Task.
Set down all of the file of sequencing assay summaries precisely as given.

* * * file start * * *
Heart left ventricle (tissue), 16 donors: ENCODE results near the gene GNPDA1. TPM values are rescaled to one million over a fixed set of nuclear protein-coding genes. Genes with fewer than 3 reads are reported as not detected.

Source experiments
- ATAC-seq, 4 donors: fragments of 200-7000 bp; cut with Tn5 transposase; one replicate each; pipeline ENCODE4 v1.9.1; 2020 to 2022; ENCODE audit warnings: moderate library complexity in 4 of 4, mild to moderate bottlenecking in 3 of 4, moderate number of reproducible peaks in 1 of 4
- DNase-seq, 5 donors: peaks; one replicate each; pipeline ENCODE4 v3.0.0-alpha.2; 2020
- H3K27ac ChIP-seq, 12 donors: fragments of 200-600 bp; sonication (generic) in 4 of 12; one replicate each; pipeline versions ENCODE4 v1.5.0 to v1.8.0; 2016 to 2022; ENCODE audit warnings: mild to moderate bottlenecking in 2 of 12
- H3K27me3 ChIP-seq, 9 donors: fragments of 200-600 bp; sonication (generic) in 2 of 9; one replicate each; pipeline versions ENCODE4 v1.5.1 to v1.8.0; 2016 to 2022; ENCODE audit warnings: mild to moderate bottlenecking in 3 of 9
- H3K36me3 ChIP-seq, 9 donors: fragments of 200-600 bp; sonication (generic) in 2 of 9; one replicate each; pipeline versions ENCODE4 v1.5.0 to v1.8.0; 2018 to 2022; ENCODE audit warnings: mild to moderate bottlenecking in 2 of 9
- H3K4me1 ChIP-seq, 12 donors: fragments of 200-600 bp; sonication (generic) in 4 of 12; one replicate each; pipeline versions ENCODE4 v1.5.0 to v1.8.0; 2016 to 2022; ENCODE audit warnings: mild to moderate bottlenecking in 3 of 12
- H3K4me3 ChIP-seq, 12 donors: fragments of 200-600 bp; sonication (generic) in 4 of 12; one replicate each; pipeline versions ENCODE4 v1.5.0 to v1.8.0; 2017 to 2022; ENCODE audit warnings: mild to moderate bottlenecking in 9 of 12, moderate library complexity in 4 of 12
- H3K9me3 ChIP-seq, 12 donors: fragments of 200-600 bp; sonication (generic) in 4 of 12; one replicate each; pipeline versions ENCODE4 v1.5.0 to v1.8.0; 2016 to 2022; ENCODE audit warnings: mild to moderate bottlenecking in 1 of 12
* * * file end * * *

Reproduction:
Heart left ventricle (tissue), 16 donors: ENCODE results near the gene GNPDA1. TPM values are rescaled to one million over a fixed set of nuclear protein-coding genes. Genes with fewer than 3 reads are reported as not detected.

Source experiments
- ATAC-seq, 4 donors: fragments of 200-7000 bp; cut with Tn5 transposase; one replicate each; pipeline ENCODE4 v1.9.1; 2020 to 2022; ENCODE audit warnings: moderate library complexity in 4 of 4, mild to moderate bottlenecking in 3 of 4, moderate number of reproducible peaks in 1 of 4
- DNase-seq, 5 donors: peaks; one replicate each; pipeline ENCODE4 v3.0.0-alpha.2; 2020
- H3K27ac ChIP-seq, 12 donors: fragments of 200-600 bp; sonication (generic) in 4 of 12; one replicate each; pipeline versions ENCODE4 v1.5.0 to v1.8.0; 2016 to 2022; ENCODE audit warnings: mild to moderate bottlenecking in 2 of 12
- H3K27me3 ChIP-seq, 9 donors: fragments of 200-600 bp; sonication (generic) in 2 of 9; one replicate each; pipeline versions ENCODE4 v1.5.1 to v1.8.0; 2016 to 2022; ENCODE audit warnings: mild to moderate bottlenecking in 3 of 9
- H3K36me3 ChIP-seq, 9 donors: fragments of 200-600 bp; sonication (generic) in 2 of 9; one replicate each; pipeline versions ENCODE4 v1.5.0 to v1.8.0; 2018 to 2022; ENCODE audit warnings: mild to moderate bottlenecking in 2 of 9
- H3K4me1 ChIP-seq, 12 donors: fragments of 200-600 bp; sonication (generic) in 4 of 12; one replicate each; pipeline versions ENCODE4 v1.5.0 to v1.8.0; 2016 to 2022; ENCODE audit warnings: mild to moderate bottlenecking in 3 of 12
- H3K4me3 ChIP-seq, 12 donors: fragments of 200-600 bp; sonication (generic) in 4 of 12; one replicate each; pipeline versions ENCODE4 v1.5.0 to v1.8.0; 2017 to 2022; ENCODE audit warnings: mild to moderate bottlenecking in 9 of 12, moderate library complexity in 4 of 12
- H3K9me3 ChIP-seq, 12 donors: fragments of 200-600 bp; sonication (generic) in 4 of 12; one replicate each; pipeline versions ENCODE4 v1.5.0 to v1.8.0; 2016 to 2022; ENCODE audit warnings: mild to moderate bottlenecking in 1 of 12